With all the attention focused on the Senate in next Tuesday's elections, it would be easy to forget that there's an election for the House happening as well. The consensus is that Republicans will probably add a few seats to their majority—not a defeat, but not a blow-out victory either. Which means that nothing changes, right? Well, not exactly. As Ed O'Keefe writes:
A new band of combative conservatives is likely to win House seats next week, posing a fresh challenge for Speaker John A. Boehner (R-Ohio) and his leadership team as they seek to govern an expanded GOP majority next year.
Six to eight new lawmakers are likely to replace incumbent Republicans in deep-red districts, primarily in the South. Most of them, such as Gary Palmer of Alabama and John Ratcliffe of Texas, are backed by the tea party movement and will be more likely than their predecessors to oppose GOP leaders on key legislation.
That's right—the House Republicans will get even more conservative, something you may not have thought possible. In some districts, Republicans have found success by running against that lily-livered liberal John Boehner. But it may turn out that, despite presiding over an even crazier caucus, Boehner could find that the pressure on him is dramatically lessened if Republicans take the Senate.
There are a few reasons why. For starters, a Republican Senate will be new and interesting to the political press, in a way the House will no longer be. The upper chamber could end up being the primary locus of conflict between President Barack Obama and Capitol Hill Republicans, with reporters focusing on Mitch McConnell more than Boehner as the representative of congressional Republicans. Because the minority party wields influence in the Senate, there will be more stories to write about conflicts between the two parties in that chamber, especially about things like executive branch appointments, one area where Republicans will have new power to bedevil Obama.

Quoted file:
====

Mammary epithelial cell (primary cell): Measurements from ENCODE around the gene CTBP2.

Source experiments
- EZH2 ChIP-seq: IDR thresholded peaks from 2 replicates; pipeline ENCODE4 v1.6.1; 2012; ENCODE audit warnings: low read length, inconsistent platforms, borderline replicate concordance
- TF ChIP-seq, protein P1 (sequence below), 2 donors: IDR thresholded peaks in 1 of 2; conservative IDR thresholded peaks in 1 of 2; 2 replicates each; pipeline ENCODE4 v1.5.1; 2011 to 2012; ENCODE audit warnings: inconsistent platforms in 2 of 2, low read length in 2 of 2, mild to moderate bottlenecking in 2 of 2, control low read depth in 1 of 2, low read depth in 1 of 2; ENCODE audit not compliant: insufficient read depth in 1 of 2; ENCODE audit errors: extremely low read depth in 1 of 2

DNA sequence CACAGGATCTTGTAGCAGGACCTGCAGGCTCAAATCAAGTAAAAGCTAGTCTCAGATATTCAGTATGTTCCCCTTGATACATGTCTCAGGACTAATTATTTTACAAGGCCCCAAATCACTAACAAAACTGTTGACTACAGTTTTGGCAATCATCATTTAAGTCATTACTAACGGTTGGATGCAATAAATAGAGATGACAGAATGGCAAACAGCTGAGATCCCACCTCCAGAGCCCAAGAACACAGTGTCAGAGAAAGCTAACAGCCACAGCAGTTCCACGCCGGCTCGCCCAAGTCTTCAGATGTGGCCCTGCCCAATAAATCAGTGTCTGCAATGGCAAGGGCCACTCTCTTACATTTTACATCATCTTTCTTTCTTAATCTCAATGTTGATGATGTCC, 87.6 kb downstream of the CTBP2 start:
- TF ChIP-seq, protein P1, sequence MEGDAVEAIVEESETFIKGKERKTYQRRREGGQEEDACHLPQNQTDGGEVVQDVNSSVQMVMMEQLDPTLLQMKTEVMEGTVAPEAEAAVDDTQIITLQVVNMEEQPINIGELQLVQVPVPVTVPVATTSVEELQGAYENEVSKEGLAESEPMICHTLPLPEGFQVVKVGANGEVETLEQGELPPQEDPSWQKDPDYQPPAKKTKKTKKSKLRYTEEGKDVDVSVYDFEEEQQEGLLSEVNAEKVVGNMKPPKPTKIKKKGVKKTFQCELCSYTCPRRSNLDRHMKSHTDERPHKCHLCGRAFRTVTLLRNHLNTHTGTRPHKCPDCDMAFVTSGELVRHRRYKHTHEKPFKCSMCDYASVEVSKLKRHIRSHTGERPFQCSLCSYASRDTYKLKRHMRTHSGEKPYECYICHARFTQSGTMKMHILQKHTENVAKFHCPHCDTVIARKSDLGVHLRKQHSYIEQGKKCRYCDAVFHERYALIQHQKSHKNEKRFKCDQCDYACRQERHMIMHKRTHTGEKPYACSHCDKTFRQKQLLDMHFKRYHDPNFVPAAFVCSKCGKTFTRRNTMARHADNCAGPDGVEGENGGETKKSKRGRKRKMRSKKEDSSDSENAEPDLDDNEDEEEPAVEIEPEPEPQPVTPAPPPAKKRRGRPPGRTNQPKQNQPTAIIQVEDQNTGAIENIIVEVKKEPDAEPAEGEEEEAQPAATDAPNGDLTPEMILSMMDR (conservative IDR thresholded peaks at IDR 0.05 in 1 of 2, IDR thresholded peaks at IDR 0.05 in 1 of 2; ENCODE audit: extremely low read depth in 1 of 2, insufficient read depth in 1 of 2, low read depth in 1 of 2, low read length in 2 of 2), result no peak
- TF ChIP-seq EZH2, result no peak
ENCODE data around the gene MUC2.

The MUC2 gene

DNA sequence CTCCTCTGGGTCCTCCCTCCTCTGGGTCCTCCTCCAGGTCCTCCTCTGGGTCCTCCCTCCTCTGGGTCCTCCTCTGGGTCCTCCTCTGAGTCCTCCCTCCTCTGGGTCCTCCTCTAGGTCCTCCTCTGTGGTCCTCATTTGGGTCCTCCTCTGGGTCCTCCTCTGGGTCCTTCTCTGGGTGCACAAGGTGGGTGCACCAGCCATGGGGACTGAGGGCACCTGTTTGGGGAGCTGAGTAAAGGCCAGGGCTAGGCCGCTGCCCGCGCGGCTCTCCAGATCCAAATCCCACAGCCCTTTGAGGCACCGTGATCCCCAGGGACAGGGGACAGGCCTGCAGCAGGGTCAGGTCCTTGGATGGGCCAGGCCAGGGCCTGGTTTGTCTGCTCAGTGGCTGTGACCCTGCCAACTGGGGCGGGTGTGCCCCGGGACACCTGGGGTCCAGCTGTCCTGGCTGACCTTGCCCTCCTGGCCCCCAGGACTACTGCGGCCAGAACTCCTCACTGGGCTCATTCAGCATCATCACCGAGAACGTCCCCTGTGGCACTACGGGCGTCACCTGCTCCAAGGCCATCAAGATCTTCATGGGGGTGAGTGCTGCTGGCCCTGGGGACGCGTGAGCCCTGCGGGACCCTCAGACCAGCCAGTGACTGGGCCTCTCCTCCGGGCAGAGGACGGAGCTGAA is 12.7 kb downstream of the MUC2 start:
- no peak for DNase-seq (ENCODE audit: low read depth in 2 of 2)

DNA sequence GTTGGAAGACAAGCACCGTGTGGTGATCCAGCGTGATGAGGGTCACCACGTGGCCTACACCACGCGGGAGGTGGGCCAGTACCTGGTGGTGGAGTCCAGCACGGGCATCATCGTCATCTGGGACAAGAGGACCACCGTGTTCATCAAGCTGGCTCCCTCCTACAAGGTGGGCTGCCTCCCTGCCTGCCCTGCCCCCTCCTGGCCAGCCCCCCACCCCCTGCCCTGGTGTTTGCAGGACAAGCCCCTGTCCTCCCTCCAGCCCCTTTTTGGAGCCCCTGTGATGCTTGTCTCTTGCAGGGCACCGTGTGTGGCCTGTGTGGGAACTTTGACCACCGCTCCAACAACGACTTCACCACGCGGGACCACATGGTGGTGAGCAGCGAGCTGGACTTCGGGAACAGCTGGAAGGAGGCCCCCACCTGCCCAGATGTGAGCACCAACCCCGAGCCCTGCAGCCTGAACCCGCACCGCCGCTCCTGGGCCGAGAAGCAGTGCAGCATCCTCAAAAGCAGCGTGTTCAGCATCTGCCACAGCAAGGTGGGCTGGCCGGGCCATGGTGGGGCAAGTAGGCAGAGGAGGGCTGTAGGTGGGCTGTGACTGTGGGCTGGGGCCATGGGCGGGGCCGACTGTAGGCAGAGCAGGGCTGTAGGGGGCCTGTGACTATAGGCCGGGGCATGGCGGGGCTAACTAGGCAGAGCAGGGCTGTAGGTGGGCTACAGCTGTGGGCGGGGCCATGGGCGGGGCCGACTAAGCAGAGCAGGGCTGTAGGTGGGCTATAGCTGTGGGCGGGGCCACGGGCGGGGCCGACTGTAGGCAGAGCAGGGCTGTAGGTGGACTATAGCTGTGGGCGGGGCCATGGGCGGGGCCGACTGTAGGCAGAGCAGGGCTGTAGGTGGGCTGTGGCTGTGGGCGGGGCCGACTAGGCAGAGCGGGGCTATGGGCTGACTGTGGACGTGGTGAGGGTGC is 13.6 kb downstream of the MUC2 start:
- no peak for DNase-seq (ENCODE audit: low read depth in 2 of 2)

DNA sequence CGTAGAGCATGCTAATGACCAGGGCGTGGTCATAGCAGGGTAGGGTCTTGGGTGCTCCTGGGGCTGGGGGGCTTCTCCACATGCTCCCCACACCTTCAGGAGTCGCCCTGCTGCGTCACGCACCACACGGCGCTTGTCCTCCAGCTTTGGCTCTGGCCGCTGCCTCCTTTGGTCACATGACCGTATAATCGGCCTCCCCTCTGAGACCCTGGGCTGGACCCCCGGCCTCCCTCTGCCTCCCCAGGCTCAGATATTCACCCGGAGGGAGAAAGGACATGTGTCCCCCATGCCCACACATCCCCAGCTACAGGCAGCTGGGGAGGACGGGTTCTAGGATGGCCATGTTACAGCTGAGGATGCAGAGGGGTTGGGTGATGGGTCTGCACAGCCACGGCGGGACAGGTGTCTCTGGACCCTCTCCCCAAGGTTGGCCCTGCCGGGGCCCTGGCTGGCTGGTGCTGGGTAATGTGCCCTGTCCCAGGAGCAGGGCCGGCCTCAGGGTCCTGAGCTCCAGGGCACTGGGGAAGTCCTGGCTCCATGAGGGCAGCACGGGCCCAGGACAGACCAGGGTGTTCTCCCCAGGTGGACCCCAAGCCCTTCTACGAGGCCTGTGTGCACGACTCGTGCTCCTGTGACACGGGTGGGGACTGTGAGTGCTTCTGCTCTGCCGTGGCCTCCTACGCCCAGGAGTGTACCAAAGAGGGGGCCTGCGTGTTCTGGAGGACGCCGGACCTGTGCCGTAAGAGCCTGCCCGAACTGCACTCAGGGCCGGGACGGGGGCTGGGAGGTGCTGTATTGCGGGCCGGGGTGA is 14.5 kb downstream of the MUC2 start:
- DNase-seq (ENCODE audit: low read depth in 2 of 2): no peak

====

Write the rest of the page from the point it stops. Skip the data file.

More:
When there's a crisis, like the need to increase the debt ceiling or keep the government from shutting down, everything will no longer hinge on Boehner. It isn't that he won't still be dealing with a bunch of lunatics to his right, but at certain times he may be able to wait to see what Mitch McConnell can pull off, and then follow along.
Neither chamber is going to do much real legislating, of course, since Obama would veto any of the things they'd actually like to do. If the House gets even nuttier, Boehner can find some ways to accommodate the rabble—another dozen Obamacare repeal votes, perhaps?—without the outside world taking much notice. But both he and McConnell will face pressure for results from the GOP base and their caucuses, since there will be an expectation of something more than symbolic victories once they control both houses. Given the president's veto power, there isn't much either one of them will be able to deliver.